Manufacturers Allowed Raise ECB for One Year with $50mn Limit

(RBI/2018-19/48) - A.P. (DIR Series) Circular No.9 dated September 19, 2018

Subject: External Commercial Borrowings (ECB) Policy - Liberalisation

Attention of Authorized Dealer Category-I (AD Category-I) banks is invited to paragraphs 2.4.1 and 3.3.3 of Master Direction No.5 dated January 1, 2016 on “External Commercial Borrowings, Trade Credit, Borrowing and Lending in Foreign Currency by Authorised Dealers and Persons other than Authorised Dealers”, as amended from time to time.

2. It has been decided, in consultation with the Government of India, to liberalise some aspects of the ECB policy including policy on Rupee denominated bonds as indicated below:

(i) ECBs by companies in manufacturing sector: As per the extant norms, ECB up to USD 50 million or its equivalent can be raised by eligible borrowers with minimum average maturity period of 3 years. It has been decided to allow eligible ECB borrowers who are into manufacturing sector to raise ECB up to USD 50 million or its equivalent with minimum average maturity period of 1 year.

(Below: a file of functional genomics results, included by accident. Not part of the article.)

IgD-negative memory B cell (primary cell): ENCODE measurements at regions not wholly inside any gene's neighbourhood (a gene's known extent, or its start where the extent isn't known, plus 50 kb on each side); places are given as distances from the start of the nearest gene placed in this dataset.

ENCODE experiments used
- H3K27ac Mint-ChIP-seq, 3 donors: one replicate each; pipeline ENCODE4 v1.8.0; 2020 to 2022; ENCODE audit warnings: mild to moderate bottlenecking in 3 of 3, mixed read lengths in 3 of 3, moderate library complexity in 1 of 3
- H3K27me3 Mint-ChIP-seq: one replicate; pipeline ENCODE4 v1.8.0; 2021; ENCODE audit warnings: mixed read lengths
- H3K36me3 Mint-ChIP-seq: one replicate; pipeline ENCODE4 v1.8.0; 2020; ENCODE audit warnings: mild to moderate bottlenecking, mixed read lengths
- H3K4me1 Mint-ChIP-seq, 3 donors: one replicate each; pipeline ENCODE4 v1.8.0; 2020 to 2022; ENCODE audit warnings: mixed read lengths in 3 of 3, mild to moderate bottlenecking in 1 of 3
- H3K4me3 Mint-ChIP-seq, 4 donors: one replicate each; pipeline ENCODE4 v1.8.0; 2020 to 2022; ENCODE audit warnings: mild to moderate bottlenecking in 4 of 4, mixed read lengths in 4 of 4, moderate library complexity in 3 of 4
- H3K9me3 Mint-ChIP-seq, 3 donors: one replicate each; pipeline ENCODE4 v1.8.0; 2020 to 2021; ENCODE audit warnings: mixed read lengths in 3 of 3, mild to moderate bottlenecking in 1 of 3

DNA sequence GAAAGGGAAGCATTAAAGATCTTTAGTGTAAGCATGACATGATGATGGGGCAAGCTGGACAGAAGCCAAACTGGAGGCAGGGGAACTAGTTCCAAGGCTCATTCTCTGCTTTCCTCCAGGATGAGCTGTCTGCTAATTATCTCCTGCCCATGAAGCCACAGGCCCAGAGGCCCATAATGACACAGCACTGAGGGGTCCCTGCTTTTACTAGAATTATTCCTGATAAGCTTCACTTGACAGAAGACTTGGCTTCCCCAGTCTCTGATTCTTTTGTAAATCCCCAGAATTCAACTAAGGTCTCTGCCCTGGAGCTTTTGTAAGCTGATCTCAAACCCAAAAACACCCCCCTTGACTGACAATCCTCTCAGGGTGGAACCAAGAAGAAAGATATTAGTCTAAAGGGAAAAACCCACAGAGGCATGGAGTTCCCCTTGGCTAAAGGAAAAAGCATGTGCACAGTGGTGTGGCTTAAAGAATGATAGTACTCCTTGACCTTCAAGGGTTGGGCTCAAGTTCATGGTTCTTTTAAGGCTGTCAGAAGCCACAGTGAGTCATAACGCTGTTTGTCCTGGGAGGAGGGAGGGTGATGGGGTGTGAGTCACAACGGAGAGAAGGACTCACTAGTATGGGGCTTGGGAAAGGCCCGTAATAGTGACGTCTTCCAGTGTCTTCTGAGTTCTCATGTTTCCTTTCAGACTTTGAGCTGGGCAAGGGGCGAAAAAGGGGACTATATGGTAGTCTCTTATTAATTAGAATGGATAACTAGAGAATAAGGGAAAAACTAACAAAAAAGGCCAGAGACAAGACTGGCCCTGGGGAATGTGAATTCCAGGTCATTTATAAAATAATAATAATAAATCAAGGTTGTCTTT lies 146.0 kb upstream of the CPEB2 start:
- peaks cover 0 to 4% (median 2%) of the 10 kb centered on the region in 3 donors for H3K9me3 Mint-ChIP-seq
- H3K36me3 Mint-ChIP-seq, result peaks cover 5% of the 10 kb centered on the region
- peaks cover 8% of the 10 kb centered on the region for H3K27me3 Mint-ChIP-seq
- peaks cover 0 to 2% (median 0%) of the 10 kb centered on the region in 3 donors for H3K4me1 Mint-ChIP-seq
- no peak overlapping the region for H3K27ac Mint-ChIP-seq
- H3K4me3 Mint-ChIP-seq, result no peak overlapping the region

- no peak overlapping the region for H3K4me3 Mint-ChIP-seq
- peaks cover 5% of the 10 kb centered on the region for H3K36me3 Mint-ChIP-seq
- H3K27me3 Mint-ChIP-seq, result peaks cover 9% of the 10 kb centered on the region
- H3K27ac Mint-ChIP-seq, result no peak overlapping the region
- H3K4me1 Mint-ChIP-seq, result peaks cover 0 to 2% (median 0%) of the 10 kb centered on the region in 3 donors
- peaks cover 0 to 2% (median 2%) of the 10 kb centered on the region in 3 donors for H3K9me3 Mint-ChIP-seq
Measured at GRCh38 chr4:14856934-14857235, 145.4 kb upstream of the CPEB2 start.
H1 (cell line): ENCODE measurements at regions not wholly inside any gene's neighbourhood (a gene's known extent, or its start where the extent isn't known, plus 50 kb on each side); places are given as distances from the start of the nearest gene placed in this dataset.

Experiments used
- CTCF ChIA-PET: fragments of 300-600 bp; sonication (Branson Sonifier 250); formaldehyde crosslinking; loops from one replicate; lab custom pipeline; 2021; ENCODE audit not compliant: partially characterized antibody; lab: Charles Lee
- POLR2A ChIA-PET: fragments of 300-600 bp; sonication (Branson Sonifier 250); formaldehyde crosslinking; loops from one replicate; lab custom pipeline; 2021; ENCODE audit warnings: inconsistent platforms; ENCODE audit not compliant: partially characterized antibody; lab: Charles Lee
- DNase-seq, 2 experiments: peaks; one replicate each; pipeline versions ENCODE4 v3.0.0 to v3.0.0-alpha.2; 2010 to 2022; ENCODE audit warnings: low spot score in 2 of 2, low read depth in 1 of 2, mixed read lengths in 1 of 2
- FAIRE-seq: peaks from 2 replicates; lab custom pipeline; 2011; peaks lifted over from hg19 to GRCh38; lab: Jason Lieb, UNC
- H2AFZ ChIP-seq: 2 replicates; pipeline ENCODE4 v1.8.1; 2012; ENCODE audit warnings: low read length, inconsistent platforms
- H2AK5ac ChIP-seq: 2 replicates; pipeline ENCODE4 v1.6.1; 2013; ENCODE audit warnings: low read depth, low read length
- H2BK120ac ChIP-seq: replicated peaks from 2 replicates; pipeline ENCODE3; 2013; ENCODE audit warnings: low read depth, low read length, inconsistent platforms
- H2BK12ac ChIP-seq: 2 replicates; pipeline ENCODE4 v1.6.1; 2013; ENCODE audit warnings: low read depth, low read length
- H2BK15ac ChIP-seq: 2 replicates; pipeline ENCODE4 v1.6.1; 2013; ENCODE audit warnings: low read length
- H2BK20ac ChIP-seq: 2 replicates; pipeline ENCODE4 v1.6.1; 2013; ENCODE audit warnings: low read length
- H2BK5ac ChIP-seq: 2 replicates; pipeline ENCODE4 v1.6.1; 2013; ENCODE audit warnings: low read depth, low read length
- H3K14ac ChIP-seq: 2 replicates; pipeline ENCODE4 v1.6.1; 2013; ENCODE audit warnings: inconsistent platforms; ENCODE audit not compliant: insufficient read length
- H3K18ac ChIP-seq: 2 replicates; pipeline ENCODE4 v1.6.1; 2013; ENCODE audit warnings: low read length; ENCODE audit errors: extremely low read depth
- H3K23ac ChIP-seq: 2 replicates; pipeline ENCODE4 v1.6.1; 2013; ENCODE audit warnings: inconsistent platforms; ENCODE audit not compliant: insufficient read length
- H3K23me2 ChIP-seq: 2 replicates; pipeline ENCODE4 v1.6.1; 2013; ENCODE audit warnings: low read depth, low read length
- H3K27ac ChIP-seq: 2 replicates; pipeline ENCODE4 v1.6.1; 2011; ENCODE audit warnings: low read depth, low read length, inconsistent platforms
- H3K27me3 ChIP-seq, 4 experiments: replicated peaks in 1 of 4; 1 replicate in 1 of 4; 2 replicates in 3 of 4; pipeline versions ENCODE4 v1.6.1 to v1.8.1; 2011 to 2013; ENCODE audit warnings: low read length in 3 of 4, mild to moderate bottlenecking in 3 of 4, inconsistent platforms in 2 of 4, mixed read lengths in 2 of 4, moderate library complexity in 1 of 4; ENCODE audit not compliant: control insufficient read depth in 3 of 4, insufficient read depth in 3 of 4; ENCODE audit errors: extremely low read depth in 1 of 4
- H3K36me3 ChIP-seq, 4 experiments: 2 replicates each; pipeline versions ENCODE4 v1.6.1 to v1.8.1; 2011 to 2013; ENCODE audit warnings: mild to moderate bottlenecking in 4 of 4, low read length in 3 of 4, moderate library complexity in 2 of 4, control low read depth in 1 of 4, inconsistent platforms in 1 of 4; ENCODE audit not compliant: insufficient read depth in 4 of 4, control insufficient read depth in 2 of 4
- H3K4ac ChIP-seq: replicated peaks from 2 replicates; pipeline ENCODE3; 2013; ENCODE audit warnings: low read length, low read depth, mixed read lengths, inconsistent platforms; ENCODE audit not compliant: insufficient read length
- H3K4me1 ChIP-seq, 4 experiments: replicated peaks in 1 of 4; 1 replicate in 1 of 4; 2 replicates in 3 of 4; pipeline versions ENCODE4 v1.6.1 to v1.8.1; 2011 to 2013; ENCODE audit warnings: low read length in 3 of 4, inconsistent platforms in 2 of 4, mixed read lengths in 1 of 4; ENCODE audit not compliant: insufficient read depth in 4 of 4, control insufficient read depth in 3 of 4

(ii) Underwriting and market making by Indian banks for Rupee denominated bonds (RDB) issued overseas: Presently,  Indian  banks, subject  to  applicable  prudential  norms,  can  act  as arranger and underwriter for RDBs issued overseas and in case of underwriting an issue, their holding cannot be more than 5 per cent of the issue size after 6 months of issue. It has now been decided to permit Indian banks to participate as arrangers/underwriters/market makers/traders in RDBs issued overseas subject to applicable prudential norms.

3. All other provisions of the ECB policy shall remain unchanged. AD Category - I banks should bring the contents of this circular to the notice of their constituents and customers.

4. The aforesaid Master Direction No. 5 dated January 01, 2016 is being updated to reflect the above changes.

5. The directions contained in this circular have been issued under section 10(4) and 11(2) of the Foreign Exchange Management Act, 1999 (42 of 1999) and are without prejudice to permissions / approvals, if any, required under any other law.